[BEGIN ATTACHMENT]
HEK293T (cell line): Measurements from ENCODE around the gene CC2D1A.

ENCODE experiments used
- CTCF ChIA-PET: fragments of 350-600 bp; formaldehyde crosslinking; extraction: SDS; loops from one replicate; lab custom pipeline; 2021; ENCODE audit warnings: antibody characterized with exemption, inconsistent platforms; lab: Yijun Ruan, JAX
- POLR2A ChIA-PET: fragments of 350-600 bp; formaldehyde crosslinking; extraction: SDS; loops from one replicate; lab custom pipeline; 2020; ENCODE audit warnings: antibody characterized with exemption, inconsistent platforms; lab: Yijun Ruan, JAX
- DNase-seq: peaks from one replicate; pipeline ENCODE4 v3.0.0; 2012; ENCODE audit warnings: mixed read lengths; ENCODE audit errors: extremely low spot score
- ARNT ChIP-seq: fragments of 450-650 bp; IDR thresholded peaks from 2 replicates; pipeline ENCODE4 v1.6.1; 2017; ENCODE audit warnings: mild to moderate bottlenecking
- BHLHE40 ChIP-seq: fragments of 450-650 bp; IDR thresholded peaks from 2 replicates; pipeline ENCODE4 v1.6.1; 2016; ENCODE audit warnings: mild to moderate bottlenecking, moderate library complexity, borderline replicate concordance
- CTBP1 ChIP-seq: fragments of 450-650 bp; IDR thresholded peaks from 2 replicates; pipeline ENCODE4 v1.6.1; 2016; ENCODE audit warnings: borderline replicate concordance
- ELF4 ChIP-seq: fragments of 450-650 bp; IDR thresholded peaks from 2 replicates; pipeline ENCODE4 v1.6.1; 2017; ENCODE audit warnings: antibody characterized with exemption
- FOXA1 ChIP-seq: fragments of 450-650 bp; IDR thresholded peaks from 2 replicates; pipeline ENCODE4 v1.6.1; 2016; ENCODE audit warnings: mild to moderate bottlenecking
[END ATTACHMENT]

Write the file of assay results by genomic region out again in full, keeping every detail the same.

HEK293T (cell line): Measurements from ENCODE around the gene CC2D1A.

ENCODE experiments used
- CTCF ChIA-PET: fragments of 350-600 bp; formaldehyde crosslinking; extraction: SDS; loops from one replicate; lab custom pipeline; 2021; ENCODE audit warnings: antibody characterized with exemption, inconsistent platforms; lab: Yijun Ruan, JAX
- POLR2A ChIA-PET: fragments of 350-600 bp; formaldehyde crosslinking; extraction: SDS; loops from one replicate; lab custom pipeline; 2020; ENCODE audit warnings: antibody characterized with exemption, inconsistent platforms; lab: Yijun Ruan, JAX
- DNase-seq: peaks from one replicate; pipeline ENCODE4 v3.0.0; 2012; ENCODE audit warnings: mixed read lengths; ENCODE audit errors: extremely low spot score
- ARNT ChIP-seq: fragments of 450-650 bp; IDR thresholded peaks from 2 replicates; pipeline ENCODE4 v1.6.1; 2017; ENCODE audit warnings: mild to moderate bottlenecking
- BHLHE40 ChIP-seq: fragments of 450-650 bp; IDR thresholded peaks from 2 replicates; pipeline ENCODE4 v1.6.1; 2016; ENCODE audit warnings: mild to moderate bottlenecking, moderate library complexity, borderline replicate concordance
- CTBP1 ChIP-seq: fragments of 450-650 bp; IDR thresholded peaks from 2 replicates; pipeline ENCODE4 v1.6.1; 2016; ENCODE audit warnings: borderline replicate concordance
- ELF4 ChIP-seq: fragments of 450-650 bp; IDR thresholded peaks from 2 replicates; pipeline ENCODE4 v1.6.1; 2017; ENCODE audit warnings: antibody characterized with exemption
- FOXA1 ChIP-seq: fragments of 450-650 bp; IDR thresholded peaks from 2 replicates; pipeline ENCODE4 v1.6.1; 2016; ENCODE audit warnings: mild to moderate bottlenecking